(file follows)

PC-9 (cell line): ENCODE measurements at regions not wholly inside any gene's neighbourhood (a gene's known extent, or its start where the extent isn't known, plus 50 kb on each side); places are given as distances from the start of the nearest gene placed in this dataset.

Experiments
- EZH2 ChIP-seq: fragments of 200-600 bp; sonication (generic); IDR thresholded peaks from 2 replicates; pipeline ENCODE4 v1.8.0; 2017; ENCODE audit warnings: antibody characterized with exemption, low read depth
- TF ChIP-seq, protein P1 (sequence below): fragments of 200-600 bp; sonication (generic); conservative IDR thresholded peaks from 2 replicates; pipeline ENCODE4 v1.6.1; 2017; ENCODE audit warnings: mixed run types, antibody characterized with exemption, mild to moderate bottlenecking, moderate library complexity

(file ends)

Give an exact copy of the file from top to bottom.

PC-9 (cell line): ENCODE measurements at regions not wholly inside any gene's neighbourhood (a gene's known extent, or its start where the extent isn't known, plus 50 kb on each side); places are given as distances from the start of the nearest gene placed in this dataset.

Experiments
- EZH2 ChIP-seq: fragments of 200-600 bp; sonication (generic); IDR thresholded peaks from 2 replicates; pipeline ENCODE4 v1.8.0; 2017; ENCODE audit warnings: antibody characterized with exemption, low read depth
- TF ChIP-seq, protein P1 (sequence below): fragments of 200-600 bp; sonication (generic); conservative IDR thresholded peaks from 2 replicates; pipeline ENCODE4 v1.6.1; 2017; ENCODE audit warnings: mixed run types, antibody characterized with exemption, mild to moderate bottlenecking, moderate library complexity